Welcome to the 2022 edition of Ranking the Rockies, where we take a look back at every player to log playing time for the Rockies in 2022. The purpose of this list is to provide a snapshot of the player in context. The “Ranking” is an organizing principle that’s drawn from Baseball Reference’s WAR (rWAR). It’s not something the staff debated. We’ll begin with the player with the lowest rWAR and end up with the player with the highest.
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No. 34, Gavin Hollowell: -0.2 WAR
Gavin Hollowell was one of many rookies who got their first taste of the major leagues for the Rockies late in the 2022 season, and while his ERA of 7.71 in just seven MLB frames doesn’t look too impactful, there’s a lot more going on beneath the surface. In fact, Hollowell showcased some tools that could earn him a permanent role as one of the team’s best and most reliable relievers moving forward.
Drafted in the sixth round of the 2019 MLB Draft, Hollowell’s natural low-slot delivery always pushed him to the bullpen even prior to entering pro ball, as he’s pitched exclusively in relief ever since his freshman year of college. He’s been a consistently great performer throughout MiLB, with a 2.86 ERA and 12.5 strikeouts per nine across three different levels. Hollowell began 2022, his age-24 season, in Double-A Hartford and became the semi-regular closer for a very good Yard Goats team before jumping straight to the majors on September 18th, 2022.
His first MLB outing, facing the Giants, didn’t go brilliantly in the end. He was thrust into a Coors Field extra-innings game right away and struck out the first two batters he faced, but he then walked Lamonte Wade Jr. and gave up a three-run homer to Thairo Estrada. He also had some great outings, however, including a stellar 1 2⁄3-inning outing at Dodger Stadium in which he sat down all five Dodgers he faced. Ultimately, however, the sample size is just too small either way (32 batters faced) to make a judgement on Hollowell based on his raw run prevention numbers. When talking about young relievers like him, it’s far better to look at their approach and pitch mix to get a good idea of what they could be in the near future.
At 6’7” 215 pounds, Hollowell is one of the tallest players in the Rockies organization. He’s quite athletic and well coordinated for his frame, gets elite extension down the mound on his delivery, and his low release point gives him a fairly unique look that creates interesting angles on his pitches.
Gavin Hollowell slams the door on the Sea Dogs! pic.twitter.com/41A5HSyTe2— Hartford Yard Goats (@GoYardGoats) July 31, 2022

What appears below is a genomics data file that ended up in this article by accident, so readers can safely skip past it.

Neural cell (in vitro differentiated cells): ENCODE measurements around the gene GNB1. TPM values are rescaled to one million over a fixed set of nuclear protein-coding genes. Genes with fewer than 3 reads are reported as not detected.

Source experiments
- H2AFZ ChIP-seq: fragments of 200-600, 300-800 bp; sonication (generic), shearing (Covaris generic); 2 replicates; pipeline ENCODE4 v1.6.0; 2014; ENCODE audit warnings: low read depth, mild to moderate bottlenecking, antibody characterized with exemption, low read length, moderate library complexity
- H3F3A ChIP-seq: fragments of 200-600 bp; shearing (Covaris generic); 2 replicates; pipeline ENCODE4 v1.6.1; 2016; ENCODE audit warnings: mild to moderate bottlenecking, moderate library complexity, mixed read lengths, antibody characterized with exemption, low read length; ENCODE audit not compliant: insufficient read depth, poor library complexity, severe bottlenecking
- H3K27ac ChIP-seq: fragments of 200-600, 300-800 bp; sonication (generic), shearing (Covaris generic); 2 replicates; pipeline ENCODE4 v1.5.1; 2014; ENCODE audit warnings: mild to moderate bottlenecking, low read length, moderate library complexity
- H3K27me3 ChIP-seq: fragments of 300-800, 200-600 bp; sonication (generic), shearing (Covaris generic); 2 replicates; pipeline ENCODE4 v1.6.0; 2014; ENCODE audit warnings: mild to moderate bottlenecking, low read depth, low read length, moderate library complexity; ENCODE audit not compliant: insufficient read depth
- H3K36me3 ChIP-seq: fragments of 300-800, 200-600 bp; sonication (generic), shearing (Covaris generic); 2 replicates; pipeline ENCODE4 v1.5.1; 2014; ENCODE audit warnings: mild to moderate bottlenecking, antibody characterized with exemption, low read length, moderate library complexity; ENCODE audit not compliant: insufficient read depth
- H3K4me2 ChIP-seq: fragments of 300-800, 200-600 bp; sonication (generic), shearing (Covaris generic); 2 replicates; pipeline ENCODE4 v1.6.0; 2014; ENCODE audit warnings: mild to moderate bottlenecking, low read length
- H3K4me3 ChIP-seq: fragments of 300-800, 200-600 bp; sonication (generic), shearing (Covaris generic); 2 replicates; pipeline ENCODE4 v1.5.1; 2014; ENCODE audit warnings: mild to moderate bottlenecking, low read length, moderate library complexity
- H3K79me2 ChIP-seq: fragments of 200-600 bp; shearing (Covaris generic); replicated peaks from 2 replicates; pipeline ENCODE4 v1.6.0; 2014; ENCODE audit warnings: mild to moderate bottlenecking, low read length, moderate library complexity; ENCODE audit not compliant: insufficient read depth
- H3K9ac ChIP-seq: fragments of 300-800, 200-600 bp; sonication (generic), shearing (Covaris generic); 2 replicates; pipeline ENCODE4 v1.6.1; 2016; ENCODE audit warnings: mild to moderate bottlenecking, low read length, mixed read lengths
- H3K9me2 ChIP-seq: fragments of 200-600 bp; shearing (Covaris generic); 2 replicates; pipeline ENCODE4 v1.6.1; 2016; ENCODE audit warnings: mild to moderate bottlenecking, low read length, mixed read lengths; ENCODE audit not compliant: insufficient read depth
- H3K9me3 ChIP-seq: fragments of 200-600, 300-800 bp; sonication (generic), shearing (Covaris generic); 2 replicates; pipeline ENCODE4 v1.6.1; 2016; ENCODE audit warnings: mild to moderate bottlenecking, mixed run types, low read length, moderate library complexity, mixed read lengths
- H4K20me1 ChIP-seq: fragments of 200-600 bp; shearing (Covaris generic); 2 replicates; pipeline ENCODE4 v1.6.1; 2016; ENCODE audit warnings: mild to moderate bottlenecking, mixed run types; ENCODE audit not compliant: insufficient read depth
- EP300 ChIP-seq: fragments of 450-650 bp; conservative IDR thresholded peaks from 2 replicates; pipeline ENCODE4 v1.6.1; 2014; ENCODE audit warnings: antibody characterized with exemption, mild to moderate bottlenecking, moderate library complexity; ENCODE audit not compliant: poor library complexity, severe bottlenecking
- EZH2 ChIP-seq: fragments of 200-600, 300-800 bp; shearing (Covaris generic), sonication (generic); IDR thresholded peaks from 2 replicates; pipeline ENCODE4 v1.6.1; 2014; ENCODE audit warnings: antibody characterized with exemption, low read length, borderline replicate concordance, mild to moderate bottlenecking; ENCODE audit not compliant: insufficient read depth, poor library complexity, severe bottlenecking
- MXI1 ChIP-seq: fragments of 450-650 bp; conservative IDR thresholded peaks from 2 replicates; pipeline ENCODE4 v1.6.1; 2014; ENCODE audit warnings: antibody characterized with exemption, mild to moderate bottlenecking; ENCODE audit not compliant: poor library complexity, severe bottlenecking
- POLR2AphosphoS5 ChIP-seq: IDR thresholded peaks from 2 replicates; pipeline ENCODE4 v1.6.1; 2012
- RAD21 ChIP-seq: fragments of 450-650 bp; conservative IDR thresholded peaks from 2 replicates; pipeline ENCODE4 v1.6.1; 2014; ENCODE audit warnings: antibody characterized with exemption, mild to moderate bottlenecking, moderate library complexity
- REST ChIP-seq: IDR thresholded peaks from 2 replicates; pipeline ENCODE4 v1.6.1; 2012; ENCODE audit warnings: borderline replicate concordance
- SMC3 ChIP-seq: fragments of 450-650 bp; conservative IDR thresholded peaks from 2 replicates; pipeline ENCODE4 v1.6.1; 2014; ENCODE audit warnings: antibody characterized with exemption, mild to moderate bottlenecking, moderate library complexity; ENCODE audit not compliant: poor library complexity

His trademark pitch is a big frisbee slider around 80-83 MPH which gets incredible sweeping action, on average around 14-15 inches of glove-side movement. He threw it just about 40% of the time in the majors, and opponents went 0-for-12 with five strikeouts against it. Small sample size and all, but like most sweeping sliders, it was extraordinary at generating soft contact as well: the average exit velocity against was 71.7 MPH and it generated lots of lazy pop-ups and flyballs.
Hollowell mainly threw two different fastballs to complement his slider -a sinker and a four-seamer, both between 92-95 MPH. As you might expect from a side-armer, his sinker has great action, but while his four-seamer is a bit flatter and you might dismiss it because of that, think twice: Hollowell’s lower-than-usual release point and elite extension give that four-seam fastball a pretty flat Vertical Approach Angle, and thus a ton of utility up in the zone. As I covered in my Germán Márquez piece, having two different fastballs allows you to attack all sorts of hitters, and Hollowell has that tool.
Perhaps most interesting is that Hollowell also threw a few changeups with pretty good action, and in his final outing in L.A. he also threw six cutters (88-90 MPH). As Daniel Bard’s multi-faceted slider proves, developing a bridge pitch between your fastball and your big, slow breaking ball is a great technique to make all your pitches play up. Cutters are gaining popularity across MLB for this very reason. All in all, if the change and cutter keep being deployed, they would make Hollowell a quite unique reliever: an extremely tall, lanky side-armer with a five-pitch mix. This opens up all sorts of possibilities for him. Does he become more sinker-slider dominant against righties? Does he exchange the sinkers (and some of the sliders) for four-seamers, changeups and cutters against lefties? He's still only 24 years old, so he's still ironing things out, but there are good materials to work with here.
With some level of bullpen turnover expected this offseason, Hollowell figures to be a regular in the relief corps moving forward, and he has the tools to have a long, successful career as a big league reliever. We'll see how things go for him in his first full season in The Show.
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